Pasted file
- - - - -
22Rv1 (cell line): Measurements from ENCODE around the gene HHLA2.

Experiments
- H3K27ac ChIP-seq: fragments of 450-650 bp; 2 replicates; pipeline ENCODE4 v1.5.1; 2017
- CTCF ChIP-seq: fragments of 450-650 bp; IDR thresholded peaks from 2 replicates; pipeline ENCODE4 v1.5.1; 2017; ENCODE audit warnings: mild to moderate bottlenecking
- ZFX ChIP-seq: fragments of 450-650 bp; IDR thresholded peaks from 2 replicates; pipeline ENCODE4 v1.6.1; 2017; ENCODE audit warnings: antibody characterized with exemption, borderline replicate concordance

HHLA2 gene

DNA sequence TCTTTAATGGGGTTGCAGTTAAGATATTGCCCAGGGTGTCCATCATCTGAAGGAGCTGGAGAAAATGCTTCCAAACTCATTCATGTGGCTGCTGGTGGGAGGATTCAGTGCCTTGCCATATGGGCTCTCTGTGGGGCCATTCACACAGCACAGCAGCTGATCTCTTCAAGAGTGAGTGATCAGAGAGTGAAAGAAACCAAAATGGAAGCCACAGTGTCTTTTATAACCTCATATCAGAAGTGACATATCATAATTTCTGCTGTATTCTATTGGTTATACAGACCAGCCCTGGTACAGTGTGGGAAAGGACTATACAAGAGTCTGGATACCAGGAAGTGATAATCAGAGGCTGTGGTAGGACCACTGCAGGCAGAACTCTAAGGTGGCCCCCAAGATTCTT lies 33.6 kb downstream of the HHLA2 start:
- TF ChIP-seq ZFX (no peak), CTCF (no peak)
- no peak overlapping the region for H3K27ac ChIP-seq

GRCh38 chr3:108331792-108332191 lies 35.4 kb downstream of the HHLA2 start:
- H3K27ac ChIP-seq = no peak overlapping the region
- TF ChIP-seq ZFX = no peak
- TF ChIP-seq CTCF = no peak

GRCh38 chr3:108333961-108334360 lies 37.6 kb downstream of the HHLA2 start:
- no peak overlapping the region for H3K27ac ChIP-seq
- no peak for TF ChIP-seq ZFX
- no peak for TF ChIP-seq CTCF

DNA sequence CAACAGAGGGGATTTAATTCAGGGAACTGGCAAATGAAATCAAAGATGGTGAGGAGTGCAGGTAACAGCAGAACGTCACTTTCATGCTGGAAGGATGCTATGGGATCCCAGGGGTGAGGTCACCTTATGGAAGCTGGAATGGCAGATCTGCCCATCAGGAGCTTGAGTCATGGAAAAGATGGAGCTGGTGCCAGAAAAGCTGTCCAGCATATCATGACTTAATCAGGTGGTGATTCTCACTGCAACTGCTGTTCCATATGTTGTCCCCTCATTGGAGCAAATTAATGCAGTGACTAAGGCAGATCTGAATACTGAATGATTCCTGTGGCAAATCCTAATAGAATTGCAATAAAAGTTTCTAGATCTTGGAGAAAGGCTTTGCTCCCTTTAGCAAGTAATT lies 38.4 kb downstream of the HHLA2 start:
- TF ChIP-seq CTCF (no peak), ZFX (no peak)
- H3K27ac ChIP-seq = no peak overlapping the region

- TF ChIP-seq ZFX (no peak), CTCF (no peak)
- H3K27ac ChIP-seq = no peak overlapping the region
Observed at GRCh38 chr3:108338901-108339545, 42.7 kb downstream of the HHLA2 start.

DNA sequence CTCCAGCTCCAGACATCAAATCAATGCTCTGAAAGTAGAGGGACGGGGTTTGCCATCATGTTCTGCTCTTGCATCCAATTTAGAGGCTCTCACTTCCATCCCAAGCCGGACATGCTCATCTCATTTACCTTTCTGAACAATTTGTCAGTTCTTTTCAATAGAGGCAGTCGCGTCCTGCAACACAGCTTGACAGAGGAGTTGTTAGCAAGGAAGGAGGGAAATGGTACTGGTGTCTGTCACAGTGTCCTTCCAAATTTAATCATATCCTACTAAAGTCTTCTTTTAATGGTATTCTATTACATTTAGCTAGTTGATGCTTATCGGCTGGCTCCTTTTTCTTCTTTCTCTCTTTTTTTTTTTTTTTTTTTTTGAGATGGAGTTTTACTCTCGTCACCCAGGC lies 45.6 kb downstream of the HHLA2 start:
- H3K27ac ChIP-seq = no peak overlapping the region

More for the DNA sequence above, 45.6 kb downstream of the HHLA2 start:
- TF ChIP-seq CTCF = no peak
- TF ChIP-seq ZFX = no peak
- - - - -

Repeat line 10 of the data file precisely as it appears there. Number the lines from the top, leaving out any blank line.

GRCh38 chr3:108331792-108332191 lies 35.4 kb downstream of the HHLA2 start: